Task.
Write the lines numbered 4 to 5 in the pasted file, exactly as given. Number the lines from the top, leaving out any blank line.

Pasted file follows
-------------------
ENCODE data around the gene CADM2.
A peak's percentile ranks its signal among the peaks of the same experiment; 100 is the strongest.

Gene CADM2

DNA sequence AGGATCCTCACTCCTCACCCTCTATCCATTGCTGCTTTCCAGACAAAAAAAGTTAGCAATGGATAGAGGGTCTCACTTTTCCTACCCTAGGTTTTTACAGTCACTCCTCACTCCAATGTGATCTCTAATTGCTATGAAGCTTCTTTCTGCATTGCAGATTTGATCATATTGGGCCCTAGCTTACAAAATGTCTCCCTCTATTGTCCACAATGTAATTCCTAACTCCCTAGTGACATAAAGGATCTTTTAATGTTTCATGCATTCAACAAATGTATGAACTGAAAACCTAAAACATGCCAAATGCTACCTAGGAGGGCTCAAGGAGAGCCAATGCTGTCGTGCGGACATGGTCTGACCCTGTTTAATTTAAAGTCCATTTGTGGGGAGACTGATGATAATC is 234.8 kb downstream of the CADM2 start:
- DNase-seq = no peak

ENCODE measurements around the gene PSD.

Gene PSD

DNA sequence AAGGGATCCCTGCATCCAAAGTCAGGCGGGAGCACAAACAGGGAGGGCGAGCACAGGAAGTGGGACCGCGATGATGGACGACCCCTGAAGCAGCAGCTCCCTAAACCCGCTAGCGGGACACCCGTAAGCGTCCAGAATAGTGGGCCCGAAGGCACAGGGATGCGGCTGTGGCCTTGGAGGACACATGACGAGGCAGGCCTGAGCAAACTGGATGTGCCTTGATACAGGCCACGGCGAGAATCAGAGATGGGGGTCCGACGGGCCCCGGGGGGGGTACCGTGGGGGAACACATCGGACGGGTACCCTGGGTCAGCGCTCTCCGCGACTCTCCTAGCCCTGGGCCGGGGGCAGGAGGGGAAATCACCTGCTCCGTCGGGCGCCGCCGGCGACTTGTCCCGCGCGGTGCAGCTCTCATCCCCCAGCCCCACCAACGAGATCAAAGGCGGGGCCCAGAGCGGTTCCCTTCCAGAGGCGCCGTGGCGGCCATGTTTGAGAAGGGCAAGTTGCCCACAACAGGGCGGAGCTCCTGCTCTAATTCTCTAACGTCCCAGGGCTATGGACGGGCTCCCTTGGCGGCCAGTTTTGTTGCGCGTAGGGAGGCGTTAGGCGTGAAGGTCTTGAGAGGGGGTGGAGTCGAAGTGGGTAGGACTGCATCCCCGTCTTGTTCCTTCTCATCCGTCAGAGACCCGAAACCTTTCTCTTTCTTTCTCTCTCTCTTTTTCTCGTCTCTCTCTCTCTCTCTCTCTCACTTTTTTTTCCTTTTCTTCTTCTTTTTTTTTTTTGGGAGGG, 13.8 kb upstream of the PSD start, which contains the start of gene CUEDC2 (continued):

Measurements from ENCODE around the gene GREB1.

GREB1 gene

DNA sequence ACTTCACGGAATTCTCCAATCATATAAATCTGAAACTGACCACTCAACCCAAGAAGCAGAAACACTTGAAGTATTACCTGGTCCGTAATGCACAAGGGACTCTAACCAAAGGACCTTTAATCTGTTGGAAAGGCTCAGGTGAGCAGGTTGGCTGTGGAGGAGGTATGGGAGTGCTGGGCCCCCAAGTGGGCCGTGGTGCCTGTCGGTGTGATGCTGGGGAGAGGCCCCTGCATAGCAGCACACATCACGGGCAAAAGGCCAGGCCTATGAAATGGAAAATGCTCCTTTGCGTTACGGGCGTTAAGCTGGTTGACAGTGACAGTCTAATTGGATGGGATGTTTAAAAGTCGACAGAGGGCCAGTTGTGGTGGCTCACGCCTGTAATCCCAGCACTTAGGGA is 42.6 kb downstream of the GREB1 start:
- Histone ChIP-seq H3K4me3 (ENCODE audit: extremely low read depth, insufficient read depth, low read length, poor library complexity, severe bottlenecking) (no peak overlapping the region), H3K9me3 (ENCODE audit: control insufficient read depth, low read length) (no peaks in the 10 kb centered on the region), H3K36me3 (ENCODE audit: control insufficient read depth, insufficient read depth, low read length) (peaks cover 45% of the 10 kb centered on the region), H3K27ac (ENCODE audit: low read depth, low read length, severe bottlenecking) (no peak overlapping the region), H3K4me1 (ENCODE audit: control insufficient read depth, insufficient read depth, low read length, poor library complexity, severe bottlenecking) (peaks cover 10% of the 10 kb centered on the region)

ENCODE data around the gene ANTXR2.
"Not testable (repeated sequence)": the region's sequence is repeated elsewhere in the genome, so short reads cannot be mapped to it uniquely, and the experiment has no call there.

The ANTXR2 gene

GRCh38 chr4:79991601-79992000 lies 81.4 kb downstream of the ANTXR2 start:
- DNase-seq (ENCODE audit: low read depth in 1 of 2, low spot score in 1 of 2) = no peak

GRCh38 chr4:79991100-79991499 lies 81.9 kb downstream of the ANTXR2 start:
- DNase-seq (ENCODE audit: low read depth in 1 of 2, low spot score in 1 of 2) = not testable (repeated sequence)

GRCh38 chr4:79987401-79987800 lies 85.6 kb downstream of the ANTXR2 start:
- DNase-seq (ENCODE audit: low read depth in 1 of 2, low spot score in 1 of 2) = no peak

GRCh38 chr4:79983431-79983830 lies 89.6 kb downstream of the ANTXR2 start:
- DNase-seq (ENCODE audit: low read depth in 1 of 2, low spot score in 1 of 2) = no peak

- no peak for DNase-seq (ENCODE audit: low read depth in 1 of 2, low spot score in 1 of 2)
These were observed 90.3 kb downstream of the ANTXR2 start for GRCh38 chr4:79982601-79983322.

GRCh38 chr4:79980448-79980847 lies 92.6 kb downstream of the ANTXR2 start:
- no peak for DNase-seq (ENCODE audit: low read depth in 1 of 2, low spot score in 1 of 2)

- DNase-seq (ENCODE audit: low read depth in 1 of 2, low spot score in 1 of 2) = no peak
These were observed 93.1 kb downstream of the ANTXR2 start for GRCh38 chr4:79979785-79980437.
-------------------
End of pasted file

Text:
DNA sequence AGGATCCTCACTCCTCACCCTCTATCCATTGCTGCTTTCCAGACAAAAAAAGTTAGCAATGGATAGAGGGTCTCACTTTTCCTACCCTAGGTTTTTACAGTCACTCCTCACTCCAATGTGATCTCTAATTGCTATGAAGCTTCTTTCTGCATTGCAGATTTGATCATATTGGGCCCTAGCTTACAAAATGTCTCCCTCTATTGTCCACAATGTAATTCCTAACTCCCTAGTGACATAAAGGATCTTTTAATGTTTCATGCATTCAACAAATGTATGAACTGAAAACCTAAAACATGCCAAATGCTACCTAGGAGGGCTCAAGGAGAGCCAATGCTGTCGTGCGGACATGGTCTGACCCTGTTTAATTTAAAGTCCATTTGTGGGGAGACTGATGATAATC is 234.8 kb downstream of the CADM2 start:
- DNase-seq = no peak